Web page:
Contrarotator™ was created - the world's first washing machine with two
drums. Suddenly you could wash faster, with better wash results and
larger loads.



Unusual stockists

Considering it took James Dyson over 14 years to get his first product into a shop, it's
heartening to know that you can now buy Dyson products in 22 countries worldwide. You
can also see them in many other places: Science Museums, Victoria & Albert Museum in
London; San Francisco Museum of Modern Art; Museum für Angewandte Kunst in
Cologne; Zurich Design Museum; Georges Pompidou Centre in Paris; Design Museum in
Lisbon and Powerhouse Museum in Sydney, to name a few.




                                  The V&A               The Design Museum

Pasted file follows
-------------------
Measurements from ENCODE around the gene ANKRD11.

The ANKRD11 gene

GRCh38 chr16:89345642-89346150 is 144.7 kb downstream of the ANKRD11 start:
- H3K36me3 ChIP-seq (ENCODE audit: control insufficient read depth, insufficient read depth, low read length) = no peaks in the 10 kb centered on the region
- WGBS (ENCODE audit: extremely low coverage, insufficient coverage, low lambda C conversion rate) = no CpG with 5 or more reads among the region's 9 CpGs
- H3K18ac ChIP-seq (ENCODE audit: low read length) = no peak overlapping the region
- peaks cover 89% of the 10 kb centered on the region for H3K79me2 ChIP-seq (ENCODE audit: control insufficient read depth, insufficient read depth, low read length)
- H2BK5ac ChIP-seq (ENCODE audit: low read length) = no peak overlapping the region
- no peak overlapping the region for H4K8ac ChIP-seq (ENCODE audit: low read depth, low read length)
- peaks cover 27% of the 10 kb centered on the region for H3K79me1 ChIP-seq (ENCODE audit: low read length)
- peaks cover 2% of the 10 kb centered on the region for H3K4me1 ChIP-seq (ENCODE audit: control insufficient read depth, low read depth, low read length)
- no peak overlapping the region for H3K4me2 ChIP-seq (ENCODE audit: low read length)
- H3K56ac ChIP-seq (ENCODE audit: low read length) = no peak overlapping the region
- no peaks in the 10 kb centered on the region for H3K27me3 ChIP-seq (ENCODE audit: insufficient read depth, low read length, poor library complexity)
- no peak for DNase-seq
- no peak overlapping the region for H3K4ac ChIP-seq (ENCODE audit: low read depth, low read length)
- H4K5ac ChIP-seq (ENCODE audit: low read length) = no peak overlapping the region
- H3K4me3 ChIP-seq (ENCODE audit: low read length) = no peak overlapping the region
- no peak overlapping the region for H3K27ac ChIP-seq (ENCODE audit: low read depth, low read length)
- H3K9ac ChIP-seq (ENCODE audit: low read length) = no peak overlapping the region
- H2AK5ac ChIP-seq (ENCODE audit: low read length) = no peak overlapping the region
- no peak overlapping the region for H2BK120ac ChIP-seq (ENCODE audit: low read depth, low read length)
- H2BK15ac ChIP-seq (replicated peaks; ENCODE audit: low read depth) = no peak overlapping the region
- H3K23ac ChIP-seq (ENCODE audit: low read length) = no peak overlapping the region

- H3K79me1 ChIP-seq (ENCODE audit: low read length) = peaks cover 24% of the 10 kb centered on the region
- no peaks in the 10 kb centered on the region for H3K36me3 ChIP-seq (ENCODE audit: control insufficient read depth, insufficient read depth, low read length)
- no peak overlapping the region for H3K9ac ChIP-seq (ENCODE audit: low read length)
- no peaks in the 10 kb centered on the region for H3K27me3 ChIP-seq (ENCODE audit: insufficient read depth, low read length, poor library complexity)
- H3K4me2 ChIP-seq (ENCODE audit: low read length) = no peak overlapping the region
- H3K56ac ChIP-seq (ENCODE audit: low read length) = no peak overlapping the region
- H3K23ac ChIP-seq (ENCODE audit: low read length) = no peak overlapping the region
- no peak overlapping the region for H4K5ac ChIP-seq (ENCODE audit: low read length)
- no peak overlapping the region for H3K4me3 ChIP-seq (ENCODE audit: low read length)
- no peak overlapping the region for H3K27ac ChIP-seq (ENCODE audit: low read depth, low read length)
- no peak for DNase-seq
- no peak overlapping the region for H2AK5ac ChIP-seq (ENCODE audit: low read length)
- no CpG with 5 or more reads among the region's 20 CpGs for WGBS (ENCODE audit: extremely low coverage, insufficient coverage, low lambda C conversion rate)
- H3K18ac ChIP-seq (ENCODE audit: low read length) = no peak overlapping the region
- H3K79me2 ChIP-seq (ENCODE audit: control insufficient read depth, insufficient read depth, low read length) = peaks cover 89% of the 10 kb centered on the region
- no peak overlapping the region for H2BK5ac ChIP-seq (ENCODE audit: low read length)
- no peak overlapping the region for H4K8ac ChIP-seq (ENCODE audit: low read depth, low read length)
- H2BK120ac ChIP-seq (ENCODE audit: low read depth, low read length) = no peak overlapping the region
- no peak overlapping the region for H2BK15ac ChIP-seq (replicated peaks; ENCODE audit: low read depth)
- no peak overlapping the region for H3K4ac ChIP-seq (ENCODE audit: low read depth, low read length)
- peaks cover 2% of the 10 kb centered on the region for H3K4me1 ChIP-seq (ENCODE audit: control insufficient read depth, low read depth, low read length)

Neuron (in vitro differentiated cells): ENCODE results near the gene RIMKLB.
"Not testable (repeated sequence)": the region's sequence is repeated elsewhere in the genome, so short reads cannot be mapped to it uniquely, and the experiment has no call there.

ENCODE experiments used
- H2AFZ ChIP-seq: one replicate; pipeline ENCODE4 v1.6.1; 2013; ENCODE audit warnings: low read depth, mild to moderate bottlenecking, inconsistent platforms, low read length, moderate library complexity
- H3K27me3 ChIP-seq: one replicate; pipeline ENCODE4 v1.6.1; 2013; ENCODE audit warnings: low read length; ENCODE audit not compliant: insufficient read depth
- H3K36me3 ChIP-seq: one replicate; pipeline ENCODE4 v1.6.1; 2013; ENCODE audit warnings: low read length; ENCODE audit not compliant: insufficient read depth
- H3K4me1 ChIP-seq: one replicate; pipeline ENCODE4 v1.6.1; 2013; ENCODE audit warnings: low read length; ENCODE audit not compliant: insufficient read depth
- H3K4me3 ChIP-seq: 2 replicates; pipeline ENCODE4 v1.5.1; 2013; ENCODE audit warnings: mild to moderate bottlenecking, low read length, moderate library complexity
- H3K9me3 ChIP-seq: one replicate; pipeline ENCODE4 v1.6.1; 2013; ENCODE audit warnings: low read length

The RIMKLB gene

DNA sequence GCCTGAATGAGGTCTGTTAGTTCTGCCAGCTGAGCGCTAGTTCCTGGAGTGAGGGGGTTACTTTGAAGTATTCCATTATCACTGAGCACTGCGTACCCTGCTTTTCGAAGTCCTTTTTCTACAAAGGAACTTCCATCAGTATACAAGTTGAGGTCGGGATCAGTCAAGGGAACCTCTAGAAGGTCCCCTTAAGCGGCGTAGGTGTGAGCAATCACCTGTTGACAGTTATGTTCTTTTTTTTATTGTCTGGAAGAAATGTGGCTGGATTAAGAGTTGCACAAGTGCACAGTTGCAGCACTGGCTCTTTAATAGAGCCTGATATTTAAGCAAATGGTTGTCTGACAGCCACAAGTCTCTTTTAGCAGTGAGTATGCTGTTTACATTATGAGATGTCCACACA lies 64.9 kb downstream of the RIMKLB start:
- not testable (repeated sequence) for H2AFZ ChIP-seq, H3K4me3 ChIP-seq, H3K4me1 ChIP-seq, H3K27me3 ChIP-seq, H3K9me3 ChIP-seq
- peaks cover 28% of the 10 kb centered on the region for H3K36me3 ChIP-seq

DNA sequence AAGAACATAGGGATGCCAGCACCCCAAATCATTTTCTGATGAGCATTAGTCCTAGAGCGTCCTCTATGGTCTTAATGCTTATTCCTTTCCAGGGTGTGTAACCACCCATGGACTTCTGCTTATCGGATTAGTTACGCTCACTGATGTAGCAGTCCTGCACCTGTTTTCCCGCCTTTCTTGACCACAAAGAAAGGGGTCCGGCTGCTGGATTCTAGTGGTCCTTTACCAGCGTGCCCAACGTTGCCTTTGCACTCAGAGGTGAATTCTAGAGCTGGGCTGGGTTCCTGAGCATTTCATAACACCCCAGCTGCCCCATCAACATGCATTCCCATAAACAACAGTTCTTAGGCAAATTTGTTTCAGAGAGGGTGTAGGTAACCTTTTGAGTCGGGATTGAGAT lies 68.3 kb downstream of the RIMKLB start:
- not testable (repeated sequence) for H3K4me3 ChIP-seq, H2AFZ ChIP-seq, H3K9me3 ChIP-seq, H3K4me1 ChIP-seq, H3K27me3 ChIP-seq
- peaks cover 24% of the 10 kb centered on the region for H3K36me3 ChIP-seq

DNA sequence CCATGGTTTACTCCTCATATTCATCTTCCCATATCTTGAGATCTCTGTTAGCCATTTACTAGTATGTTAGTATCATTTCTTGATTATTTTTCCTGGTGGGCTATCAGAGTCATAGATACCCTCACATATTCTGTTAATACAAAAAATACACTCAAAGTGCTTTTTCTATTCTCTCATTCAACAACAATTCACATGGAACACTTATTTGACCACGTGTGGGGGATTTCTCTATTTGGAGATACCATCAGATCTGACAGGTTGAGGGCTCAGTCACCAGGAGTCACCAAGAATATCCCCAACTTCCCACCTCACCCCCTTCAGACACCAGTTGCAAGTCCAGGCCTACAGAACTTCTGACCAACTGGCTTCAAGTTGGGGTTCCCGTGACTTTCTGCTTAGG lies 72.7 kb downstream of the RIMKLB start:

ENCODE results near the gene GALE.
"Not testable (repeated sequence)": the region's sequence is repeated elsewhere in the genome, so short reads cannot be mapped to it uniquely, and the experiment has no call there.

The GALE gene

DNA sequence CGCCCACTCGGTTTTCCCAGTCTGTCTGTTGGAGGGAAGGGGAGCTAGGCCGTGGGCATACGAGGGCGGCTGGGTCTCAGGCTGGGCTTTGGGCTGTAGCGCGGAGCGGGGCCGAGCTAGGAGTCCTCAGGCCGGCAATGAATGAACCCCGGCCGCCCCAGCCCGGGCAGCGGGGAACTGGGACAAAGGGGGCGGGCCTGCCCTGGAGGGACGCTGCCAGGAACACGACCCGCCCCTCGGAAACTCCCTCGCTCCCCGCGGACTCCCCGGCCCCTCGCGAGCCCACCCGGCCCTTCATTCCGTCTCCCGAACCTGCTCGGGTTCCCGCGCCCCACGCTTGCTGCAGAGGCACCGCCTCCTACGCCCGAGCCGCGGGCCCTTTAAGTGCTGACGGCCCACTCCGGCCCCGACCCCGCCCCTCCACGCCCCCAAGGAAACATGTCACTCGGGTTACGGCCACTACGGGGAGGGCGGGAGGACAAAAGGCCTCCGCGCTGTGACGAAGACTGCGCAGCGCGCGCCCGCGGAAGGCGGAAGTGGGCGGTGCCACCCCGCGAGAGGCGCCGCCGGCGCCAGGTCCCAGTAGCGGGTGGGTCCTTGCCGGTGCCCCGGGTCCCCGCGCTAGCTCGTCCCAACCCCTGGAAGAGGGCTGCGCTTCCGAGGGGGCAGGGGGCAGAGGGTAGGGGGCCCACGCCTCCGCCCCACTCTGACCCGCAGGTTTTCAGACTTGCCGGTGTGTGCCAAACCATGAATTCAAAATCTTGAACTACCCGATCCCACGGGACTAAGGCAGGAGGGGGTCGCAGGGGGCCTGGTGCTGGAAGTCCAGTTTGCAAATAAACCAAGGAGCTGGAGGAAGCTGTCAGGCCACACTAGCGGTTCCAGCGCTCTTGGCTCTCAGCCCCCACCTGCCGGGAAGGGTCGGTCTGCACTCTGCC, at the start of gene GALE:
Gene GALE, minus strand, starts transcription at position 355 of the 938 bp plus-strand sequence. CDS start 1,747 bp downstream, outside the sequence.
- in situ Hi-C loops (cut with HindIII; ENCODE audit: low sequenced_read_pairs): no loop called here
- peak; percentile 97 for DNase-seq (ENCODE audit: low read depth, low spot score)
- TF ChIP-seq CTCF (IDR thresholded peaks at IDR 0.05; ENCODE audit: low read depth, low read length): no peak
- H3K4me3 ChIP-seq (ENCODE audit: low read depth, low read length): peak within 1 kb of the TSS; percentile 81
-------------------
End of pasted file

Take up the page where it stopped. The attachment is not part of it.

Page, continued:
Battling for design

To Dyson, `design' means how something works, not how it looks - the design should
evolve from the function. That's why the people at Dyson who design products are called
`engineers'.




                             Information and images sourced from www.dyson.co.uk
What people at Dyson do

As an example of the diversity and excitement that roles in industry and manufacturing
can offer, here are just a few of the things people at Dyson do.




            New Idea Developers

            Make new concepts into reality




                      Aerodynamicists

                      Develop improved air paths for even greater
                      efficiency.




            Design Engineers

            Maintain the integrity of their ideas by
            controlling a project from start to finish.




                                               Laser Scientists

                                               Use laser light to track airflow
                                               inside a cyclone.




                          Information and images sourced from www.dyson.co.uk